Lance Armstrong, where are you?
I wear the yellow bracelet for cancer, the pink one for breast cancer and a red one for Aids awareness. There is another bracelet hidden in my jewelry box that I should wear but I don’t. It’s made of heavy stainless steal, engraved with a medical cross and it says ‘this girl has ITP’. I’m willing to champion a cause, to proudly fight a disease, as long as it’s not the one that has most affected my life.
I think…maybe someday there will be a Lance Armstrong for people like me. A famous voice, a celebrity and when that person stands up, I’ll stand behind them. I’ll wear the t-shirt and the bracelet. Where is our Lance Armstrong?
I read an article the other day that scared me. It said that autoimmune disease’s are on course to becoming the leading cause of death among young women. The leading cause, deadlier than both heart disease and cancer, we can’t wait for a famous voice. So, here it goes. I’m going to tell you a story, about a girl with an autoimmune disease, a woman like me.
A little over a year ago, Amber friended me on facebook. Amber was a girl I knew in high school. We sat next to each other in band, we played the same instrument and in class we were friendly rivals. We had nothing else in common back then. She came from a wealthy family; my grandparents who raised me were poor. She went to parties and I went to work. She was a champion athlete, graduated with honors and would be attending a prestigious college. Her life was perfect it seemed, mine was hard.
Meeting up again in a virtual world, I was not surprised that Amber's life had gone according to plan. She had graduated from a distinguished law school, was recently engaged and was excited to begin her life. We chatted a bit about our high school days, our home town and her approaching wedding. It seemed we still didn’t have much in common but we became unexpected friends. She was sweet and friendly and her exuberance for life was contagious.
I wasn’t prepared for what happened a few months later. One morning, Amber's family updated her facebook status. They wanted everyone to know that she had passed away. In the middle of the night, a young 31 yr old woman had died. She had gone to the emergency room; the doctors found bleeding on her brain and couldn’t stop it. She and her beautiful perfect dreams were gone. Our high school class was stunned, it wasn’t fair. She had so many plans and so much life to live.
Over the next few days we found out why Amber had died. For the past ten years she had been battling a rare autoimmune disease. She had ITP, idiopathic thrombocytopenia purpura. Her own body treated her blood platelets as if they were a foreign enemy. Without enough platelets, she suffered from spontaneous bleeding episodes and the last one took her life. Amber and I had something in common, we both had ITP. We never talked about it but we fought the same fight, a rare one. Maybe we kept it secret for the same reason; we didn’t want to be defined by our illness. I took my bracelet off and put it away. I was heartbroken for her and scared, it could have been me. Amber was brave, she fought her disease. She lived her life and dreamed her dreams. If she were here now, she would be our Lance Armstrong.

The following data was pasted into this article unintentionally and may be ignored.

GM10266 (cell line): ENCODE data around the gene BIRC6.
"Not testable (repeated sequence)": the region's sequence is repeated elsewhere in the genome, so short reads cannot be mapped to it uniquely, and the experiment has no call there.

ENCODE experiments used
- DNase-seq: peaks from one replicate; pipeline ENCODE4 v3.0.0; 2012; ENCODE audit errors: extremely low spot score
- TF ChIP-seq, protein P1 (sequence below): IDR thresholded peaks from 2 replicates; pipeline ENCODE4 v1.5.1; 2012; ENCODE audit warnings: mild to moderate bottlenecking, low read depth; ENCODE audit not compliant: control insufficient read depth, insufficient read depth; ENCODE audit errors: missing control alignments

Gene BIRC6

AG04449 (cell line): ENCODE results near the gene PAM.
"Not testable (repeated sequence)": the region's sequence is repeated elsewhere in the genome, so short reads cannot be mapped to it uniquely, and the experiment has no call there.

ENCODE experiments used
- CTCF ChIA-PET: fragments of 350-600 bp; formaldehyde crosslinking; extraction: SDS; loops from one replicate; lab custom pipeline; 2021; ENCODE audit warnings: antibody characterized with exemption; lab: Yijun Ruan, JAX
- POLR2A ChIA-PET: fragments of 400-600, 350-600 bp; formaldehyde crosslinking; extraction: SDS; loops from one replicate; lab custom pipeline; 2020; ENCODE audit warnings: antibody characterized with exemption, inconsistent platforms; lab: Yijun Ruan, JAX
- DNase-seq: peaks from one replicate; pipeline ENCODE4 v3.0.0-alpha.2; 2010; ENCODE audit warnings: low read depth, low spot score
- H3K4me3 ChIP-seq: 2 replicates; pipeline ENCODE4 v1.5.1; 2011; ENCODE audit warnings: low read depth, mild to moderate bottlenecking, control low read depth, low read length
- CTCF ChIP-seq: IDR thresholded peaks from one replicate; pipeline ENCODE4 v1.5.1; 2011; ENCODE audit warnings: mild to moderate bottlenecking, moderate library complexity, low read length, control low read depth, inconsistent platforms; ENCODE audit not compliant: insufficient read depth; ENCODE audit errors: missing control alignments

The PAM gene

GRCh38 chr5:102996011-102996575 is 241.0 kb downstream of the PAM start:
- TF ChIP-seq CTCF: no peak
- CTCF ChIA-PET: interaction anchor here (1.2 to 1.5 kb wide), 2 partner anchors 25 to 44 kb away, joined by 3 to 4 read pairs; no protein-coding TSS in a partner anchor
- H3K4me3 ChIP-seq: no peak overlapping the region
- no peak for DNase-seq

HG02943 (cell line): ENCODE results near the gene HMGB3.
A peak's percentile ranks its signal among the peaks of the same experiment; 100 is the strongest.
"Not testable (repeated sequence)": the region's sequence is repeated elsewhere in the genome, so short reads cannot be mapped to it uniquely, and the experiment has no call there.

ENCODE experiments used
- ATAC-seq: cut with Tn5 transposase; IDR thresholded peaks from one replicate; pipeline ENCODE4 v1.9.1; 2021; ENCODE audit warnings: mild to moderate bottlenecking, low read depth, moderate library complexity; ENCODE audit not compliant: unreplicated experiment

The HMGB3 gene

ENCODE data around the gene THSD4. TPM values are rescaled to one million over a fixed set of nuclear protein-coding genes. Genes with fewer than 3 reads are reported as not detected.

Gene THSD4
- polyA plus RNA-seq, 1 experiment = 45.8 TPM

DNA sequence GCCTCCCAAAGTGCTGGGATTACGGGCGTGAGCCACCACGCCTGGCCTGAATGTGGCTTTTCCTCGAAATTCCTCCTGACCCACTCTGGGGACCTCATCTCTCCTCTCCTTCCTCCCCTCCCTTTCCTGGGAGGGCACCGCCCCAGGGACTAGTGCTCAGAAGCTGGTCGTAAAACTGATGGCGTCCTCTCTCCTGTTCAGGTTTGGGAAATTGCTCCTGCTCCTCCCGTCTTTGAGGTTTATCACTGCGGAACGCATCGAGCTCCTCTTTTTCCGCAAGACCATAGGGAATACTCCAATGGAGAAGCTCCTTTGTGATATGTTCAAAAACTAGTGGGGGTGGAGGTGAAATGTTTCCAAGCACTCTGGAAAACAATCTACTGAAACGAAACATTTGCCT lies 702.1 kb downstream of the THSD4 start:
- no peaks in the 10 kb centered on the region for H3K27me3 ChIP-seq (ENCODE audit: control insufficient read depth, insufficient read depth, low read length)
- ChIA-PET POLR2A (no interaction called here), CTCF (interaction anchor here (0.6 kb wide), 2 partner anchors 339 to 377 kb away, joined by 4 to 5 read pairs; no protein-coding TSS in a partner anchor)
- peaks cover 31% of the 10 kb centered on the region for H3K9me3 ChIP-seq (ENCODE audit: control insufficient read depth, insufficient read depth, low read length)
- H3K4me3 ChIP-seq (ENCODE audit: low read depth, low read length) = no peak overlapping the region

September is ITP awareness’ month; only last year this day made it to an official calendar. As the month approaches Amber is on my mind. I’m not famous and I don’t feel brave. But it’s time for me to put my bracelet back on. It’s time for me to become a voice for women like me. It’s time for me to tell anyone who will listen about ITP and autoimmune diseases. It’s time for awareness. Amber, you’ve got me.
In the coming days as I try to find the words, I’ll be sharing my research with you. I also want to encourage you to do your own. To get you started I will attach some links, one from Livestrong.com. Yes, thank you Lance.
Simply stated an autoimmune disease is any disease where the body’s immune system attacks itself, affecting both men and women. Unlike an acquired immune deficiency, it is not contagious and cannot be passed from person to person. In some cases the diseases may have a hereditary link. Only recently scientists have become aware of a common link, environmental triggers. There is overwhelming evidence that pollutants in our environment may trigger these illnesses. With this new perspective, what were once thought to be unique diseases now fall under one gigantic umbrella. That’s scary.
It makes sense, as the world becomes more polluted and more chemicals are used in well, everything. Autoimmune diseases are on the rise. We are polluting our planet, we are polluting ourselves and we are dying from it. One more reason we should fight for a brighter, cleaner tomorrow, our lives depend on it.
Reference and awareness links: